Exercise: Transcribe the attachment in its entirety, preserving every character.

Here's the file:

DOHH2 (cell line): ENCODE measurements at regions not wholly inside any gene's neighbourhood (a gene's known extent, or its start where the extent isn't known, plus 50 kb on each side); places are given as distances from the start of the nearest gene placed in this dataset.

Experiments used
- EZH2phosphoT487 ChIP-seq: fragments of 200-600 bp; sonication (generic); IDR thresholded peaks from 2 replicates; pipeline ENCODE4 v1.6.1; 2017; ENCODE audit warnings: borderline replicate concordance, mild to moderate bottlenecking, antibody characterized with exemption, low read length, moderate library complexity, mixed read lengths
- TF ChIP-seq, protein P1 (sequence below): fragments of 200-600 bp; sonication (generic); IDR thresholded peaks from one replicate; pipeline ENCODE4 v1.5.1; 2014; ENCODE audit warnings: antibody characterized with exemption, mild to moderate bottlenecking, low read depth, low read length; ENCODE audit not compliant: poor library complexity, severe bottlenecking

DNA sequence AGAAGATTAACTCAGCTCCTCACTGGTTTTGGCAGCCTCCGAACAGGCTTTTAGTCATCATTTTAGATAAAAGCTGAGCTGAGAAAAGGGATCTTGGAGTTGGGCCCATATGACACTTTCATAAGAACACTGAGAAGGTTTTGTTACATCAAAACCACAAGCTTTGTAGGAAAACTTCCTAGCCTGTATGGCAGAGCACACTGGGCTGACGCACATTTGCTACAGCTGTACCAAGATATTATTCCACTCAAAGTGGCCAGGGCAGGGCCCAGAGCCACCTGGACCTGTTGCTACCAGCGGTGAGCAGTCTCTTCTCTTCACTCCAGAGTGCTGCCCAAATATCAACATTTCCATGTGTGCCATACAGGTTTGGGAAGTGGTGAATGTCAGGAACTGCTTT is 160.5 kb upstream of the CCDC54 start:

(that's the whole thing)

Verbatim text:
DOHH2 (cell line): ENCODE measurements at regions not wholly inside any gene's neighbourhood (a gene's known extent, or its start where the extent isn't known, plus 50 kb on each side); places are given as distances from the start of the nearest gene placed in this dataset.

Experiments used
- EZH2phosphoT487 ChIP-seq: fragments of 200-600 bp; sonication (generic); IDR thresholded peaks from 2 replicates; pipeline ENCODE4 v1.6.1; 2017; ENCODE audit warnings: borderline replicate concordance, mild to moderate bottlenecking, antibody characterized with exemption, low read length, moderate library complexity, mixed read lengths
- TF ChIP-seq, protein P1 (sequence below): fragments of 200-600 bp; sonication (generic); IDR thresholded peaks from one replicate; pipeline ENCODE4 v1.5.1; 2014; ENCODE audit warnings: antibody characterized with exemption, mild to moderate bottlenecking, low read depth, low read length; ENCODE audit not compliant: poor library complexity, severe bottlenecking

DNA sequence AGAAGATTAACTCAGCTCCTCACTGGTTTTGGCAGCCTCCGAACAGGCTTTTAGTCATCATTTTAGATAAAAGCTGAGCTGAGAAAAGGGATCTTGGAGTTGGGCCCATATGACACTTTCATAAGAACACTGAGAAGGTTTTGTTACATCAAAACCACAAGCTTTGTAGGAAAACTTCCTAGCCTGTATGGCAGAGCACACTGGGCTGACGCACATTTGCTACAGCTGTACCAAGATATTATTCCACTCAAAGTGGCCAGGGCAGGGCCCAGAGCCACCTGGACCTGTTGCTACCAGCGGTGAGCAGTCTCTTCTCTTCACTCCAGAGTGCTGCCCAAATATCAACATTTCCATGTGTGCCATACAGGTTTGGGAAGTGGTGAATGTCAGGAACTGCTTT is 160.5 kb upstream of the CCDC54 start: